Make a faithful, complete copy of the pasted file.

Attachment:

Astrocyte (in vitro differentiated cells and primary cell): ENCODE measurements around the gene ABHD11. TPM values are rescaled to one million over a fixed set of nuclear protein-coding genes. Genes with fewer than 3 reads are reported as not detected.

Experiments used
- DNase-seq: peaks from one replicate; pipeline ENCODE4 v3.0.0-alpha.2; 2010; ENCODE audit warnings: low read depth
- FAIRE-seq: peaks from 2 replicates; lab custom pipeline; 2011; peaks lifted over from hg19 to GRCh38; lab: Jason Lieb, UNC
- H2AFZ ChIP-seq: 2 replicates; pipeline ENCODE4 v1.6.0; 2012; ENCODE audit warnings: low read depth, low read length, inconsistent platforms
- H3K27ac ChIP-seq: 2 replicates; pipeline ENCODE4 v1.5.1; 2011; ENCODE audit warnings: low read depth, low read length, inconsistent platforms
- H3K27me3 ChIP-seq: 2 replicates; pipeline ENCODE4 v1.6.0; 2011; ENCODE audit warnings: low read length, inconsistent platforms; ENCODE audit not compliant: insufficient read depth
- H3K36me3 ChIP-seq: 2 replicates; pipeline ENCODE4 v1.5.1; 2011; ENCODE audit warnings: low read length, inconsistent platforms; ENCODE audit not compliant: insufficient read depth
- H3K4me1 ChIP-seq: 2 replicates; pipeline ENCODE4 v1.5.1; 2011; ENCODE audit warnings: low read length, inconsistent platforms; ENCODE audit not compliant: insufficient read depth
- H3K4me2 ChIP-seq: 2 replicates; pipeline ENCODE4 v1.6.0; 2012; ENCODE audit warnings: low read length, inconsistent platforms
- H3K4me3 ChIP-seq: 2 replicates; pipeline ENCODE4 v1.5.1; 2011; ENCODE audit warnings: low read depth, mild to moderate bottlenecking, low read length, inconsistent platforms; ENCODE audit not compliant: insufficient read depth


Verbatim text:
Astrocyte (in vitro differentiated cells and primary cell): ENCODE measurements around the gene ABHD11. TPM values are rescaled to one million over a fixed set of nuclear protein-coding genes. Genes with fewer than 3 reads are reported as not detected.

Experiments used
- DNase-seq: peaks from one replicate; pipeline ENCODE4 v3.0.0-alpha.2; 2010; ENCODE audit warnings: low read depth
- FAIRE-seq: peaks from 2 replicates; lab custom pipeline; 2011; peaks lifted over from hg19 to GRCh38; lab: Jason Lieb, UNC
- H2AFZ ChIP-seq: 2 replicates; pipeline ENCODE4 v1.6.0; 2012; ENCODE audit warnings: low read depth, low read length, inconsistent platforms
- H3K27ac ChIP-seq: 2 replicates; pipeline ENCODE4 v1.5.1; 2011; ENCODE audit warnings: low read depth, low read length, inconsistent platforms
- H3K27me3 ChIP-seq: 2 replicates; pipeline ENCODE4 v1.6.0; 2011; ENCODE audit warnings: low read length, inconsistent platforms; ENCODE audit not compliant: insufficient read depth
- H3K36me3 ChIP-seq: 2 replicates; pipeline ENCODE4 v1.5.1; 2011; ENCODE audit warnings: low read length, inconsistent platforms; ENCODE audit not compliant: insufficient read depth
- H3K4me1 ChIP-seq: 2 replicates; pipeline ENCODE4 v1.5.1; 2011; ENCODE audit warnings: low read length, inconsistent platforms; ENCODE audit not compliant: insufficient read depth
- H3K4me2 ChIP-seq: 2 replicates; pipeline ENCODE4 v1.6.0; 2012; ENCODE audit warnings: low read length, inconsistent platforms
- H3K4me3 ChIP-seq: 2 replicates; pipeline ENCODE4 v1.5.1; 2011; ENCODE audit warnings: low read depth, mild to moderate bottlenecking, low read length, inconsistent platforms; ENCODE audit not compliant: insufficient read depth